Engineering technicians use the principles and theories of science, engineering, and mathematics to solve technical problems in research and development, manufacturing, sales, construction, inspection, and maintenance. Their work is more limited in scope and more practically oriented than that of scientists and engineers. Many engineering technicians assist engineers and scientists, especially in research and development. Others work in quality control—inspecting products and processes, conducting tests, or collecting data. In manufacturing, they may assist in product design, development, or production. Although many workers who repair or maintain various types of electrical, electronic, or mechanical equipment are called technicians, these workers are covered in the Handbook section on installation, maintenance, and repair occupations.
Engineering technicians who work in research and development build or set up equipment, prepare and conduct experiments, collect data, calculate or record results, and help engineers or scientists in other ways, such as making prototype versions of newly designed equipment. They also assist in design work, often using computer-aided design (CAD) equipment.
Most engineering technicians specialize in certain areas, learning skills and working in the same disciplines as engineers. Occupational titles, therefore, tend to reflect those of engineers.
Aerospace engineering and operations technicians install, construct, maintain, and test systems used to test, launch, or track aircraft and space vehicles. They may calibrate test equipment and determine causes of equipment malfunctions. Using computer and communications systems, aerospace engineering and operations technicians often record and interpret test data.
Chemical engineering technicians usually are employed in industries producing pharmaceuticals, chemicals, and petroleum products, among others. They work in laboratories as well as processing plants. They help to develop new chemical products and processes, test processing equipment and instrumentation, gather data, and monitor quality.
Civil engineering technicians help civil engineers to plan and build highways, buildings, bridges, dams, wastewater treatment systems, and other structures, and to do related research. Some estimate construction costs and specify materials to be used, and some may even prepare drawings or perform land-surveying duties. Others may set up and monitor instruments used to study traffic conditions. (Cost estimators
surveyors, cartographers, photogrammetrists, and surveying technicians
are covered elsewhere in the Handbook
Electrical and electronics engineering technicians help to design, develop, test, and manufacture electrical and electronic equipment such as communication equipment, radar, industrial and medical measuring or control devices, navigational equipment, and computers. They may work in product evaluation and testing, using measuring and diagnostic devices to adjust, test, and repair equipment. (Workers whose jobs are limited to repairing electrical and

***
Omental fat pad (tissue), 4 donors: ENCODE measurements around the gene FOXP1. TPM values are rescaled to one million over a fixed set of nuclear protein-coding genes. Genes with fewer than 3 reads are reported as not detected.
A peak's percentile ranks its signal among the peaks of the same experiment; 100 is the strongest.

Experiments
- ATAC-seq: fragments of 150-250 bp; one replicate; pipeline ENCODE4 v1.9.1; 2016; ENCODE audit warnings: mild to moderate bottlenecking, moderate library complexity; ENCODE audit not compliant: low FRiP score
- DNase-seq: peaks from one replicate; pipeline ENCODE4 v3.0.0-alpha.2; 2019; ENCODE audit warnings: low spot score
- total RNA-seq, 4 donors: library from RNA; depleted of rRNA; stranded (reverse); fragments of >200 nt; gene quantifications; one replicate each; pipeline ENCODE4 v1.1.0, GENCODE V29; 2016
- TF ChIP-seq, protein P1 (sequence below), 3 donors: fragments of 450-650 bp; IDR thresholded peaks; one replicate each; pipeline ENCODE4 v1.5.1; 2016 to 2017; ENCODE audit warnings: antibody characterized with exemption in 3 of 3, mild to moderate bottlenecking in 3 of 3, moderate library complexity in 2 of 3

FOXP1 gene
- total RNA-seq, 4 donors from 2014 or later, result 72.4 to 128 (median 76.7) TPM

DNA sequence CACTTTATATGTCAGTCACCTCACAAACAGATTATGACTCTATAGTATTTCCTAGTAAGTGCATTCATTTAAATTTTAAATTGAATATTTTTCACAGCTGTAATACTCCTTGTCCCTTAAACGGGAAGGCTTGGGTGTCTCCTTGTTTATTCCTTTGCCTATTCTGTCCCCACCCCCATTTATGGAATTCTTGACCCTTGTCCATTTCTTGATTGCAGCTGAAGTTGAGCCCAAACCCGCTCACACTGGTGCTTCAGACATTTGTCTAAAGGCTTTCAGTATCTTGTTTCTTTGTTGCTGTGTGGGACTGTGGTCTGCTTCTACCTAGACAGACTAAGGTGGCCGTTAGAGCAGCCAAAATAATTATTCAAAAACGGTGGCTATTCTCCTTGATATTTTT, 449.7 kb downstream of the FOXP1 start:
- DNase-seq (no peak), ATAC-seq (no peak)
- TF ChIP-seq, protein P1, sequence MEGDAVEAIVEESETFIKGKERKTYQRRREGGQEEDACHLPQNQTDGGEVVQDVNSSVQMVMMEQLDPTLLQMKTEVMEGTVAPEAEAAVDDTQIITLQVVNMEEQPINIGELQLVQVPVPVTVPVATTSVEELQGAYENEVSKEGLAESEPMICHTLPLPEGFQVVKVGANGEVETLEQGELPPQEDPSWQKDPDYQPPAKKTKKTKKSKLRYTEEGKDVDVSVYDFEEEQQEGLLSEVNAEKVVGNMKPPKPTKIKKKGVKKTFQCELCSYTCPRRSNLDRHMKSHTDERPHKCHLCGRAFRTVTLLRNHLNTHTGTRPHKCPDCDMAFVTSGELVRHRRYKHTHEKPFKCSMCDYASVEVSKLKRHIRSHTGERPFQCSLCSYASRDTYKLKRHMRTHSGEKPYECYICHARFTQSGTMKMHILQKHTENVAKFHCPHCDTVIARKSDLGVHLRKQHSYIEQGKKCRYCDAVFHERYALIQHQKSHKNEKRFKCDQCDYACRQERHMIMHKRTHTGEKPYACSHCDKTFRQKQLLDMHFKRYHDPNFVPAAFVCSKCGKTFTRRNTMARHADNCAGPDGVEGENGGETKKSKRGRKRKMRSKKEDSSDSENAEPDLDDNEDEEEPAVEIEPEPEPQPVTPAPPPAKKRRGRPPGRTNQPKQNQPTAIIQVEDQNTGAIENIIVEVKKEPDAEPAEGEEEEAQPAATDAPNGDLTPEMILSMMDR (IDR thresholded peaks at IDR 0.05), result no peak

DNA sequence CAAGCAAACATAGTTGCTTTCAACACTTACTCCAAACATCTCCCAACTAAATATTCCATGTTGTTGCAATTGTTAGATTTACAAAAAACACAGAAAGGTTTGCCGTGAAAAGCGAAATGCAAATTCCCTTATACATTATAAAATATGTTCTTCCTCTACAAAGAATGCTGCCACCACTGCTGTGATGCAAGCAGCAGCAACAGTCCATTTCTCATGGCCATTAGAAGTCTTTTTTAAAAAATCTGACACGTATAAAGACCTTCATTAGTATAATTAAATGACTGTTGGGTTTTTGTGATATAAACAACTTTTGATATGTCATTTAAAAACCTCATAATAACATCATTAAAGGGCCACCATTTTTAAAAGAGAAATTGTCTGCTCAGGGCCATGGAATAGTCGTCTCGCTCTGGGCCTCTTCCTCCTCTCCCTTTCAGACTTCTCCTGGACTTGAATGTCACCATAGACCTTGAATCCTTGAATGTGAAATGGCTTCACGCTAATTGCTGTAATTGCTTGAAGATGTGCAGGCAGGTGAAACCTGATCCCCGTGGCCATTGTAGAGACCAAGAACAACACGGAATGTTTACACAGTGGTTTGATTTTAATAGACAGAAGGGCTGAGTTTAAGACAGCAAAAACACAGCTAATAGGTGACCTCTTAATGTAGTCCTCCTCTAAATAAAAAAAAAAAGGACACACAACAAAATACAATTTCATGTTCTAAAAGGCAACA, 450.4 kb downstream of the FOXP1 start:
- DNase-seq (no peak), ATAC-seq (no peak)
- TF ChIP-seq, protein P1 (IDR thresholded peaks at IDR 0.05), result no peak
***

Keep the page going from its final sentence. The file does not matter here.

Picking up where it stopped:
electronic equipment, who often are referred to as electronics
technicians, are included with
electrical and electronics installers and repairers
elsewhere in the Handbook
Electrical and electronic engineering technology also is applied to a wide variety of systems such as communication and process controls. Electromechanical engineering technicians combine fundamental principles of mechanical engineering technology with knowledge of electrical and electronic circuits to design, develop, test, and manufacture electrical and computer-controlled mechanical systems.
Environmental engineering technicians work closely with environmental engineers and scientists in developing methods and devices used in the prevention, control, or correction of environmental hazards. They inspect and maintain equipment affecting air pollution and recycling. Some inspect water and wastewater treatment systems to ensure that pollution control requirements are met.
Industrial engineering technicians study the efficient use of personnel, materials, and machines in factories, stores, repair shops, and offices. They prepare layouts of machinery and equipment, plan the flow of work, make statistical studies, and analyze production costs.
Mechanical engineering technicians help engineers to design, develop, test, and manufacture industrial machinery, consumer products, and other equipment. They may assist in product tests—by setting up instrumentation for auto crash tests, for example. They may make sketches and rough layouts, record data, make computations, analyze results, and write reports. When planning production, mechanical engineering technicians prepare layouts and drawings of the assembly process and of parts to be manufactured. They estimate labor costs, equipment life, and plant space. Some test and inspect machines and equipment or work with engineers to eliminate production problems.